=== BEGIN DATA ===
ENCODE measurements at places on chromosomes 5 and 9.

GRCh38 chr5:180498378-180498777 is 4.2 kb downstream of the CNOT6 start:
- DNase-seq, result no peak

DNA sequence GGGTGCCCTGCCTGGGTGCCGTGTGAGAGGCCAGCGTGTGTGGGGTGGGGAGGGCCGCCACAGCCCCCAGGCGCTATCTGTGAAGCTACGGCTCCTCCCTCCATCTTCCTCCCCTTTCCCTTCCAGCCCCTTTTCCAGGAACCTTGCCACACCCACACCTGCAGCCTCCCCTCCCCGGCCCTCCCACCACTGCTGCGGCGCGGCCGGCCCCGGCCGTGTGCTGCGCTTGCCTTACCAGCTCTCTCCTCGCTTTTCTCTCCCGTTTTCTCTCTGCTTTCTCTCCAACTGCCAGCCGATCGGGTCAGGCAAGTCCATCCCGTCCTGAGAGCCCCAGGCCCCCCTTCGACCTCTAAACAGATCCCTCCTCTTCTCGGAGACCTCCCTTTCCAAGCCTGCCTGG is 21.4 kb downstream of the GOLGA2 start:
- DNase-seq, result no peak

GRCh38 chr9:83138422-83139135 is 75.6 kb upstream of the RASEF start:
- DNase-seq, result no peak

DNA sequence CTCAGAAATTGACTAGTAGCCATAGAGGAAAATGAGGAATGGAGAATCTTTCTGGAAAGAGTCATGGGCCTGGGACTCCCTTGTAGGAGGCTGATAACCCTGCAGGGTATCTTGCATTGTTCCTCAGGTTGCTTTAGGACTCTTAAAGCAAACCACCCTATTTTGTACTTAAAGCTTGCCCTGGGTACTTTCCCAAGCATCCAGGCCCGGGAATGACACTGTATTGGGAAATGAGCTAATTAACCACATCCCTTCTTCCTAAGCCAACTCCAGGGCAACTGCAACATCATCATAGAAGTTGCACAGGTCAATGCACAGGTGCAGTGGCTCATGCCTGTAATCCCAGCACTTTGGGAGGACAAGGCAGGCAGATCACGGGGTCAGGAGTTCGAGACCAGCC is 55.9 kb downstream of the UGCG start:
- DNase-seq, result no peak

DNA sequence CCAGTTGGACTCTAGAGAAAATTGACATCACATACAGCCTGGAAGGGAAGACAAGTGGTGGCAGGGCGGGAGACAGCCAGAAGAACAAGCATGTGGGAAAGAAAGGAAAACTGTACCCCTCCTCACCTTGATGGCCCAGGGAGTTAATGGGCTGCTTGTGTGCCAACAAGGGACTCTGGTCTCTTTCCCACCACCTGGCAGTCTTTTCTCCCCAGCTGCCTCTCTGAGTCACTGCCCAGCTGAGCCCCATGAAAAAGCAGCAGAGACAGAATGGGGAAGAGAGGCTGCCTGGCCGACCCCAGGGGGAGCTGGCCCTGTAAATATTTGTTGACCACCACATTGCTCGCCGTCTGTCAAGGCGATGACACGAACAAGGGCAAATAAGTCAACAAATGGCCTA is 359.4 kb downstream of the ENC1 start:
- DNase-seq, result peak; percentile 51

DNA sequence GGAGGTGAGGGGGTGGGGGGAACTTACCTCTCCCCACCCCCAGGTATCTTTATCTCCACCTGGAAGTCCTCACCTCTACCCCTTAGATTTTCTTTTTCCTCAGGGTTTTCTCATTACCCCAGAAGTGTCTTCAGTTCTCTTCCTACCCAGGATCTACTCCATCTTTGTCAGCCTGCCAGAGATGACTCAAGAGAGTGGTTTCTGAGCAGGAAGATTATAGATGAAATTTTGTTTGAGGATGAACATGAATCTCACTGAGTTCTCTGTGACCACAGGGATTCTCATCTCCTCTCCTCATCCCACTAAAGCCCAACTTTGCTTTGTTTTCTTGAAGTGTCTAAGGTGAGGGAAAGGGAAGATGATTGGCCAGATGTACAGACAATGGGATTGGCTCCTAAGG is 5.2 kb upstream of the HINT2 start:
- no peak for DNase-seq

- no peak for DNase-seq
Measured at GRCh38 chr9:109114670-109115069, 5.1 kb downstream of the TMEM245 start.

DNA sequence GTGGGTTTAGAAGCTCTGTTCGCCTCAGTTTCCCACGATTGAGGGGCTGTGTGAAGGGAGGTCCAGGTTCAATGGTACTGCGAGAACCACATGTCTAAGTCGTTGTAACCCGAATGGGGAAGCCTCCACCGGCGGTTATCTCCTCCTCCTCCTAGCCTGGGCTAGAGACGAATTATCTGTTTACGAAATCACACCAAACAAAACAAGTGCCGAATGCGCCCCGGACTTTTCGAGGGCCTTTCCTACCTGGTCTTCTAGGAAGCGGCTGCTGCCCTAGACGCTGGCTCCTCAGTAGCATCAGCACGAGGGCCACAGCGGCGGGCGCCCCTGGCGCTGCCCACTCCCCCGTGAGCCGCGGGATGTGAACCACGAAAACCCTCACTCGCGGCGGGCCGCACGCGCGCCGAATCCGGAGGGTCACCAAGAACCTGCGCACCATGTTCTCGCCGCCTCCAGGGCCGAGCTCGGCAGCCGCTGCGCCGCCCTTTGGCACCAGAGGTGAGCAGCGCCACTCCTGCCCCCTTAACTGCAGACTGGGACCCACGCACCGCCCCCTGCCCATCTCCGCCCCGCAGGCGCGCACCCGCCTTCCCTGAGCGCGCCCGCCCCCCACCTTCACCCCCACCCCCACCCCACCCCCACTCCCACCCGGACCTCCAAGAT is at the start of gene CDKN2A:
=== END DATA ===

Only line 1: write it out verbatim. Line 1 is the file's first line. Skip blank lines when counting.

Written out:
ENCODE measurements at places on chromosomes 5 and 9.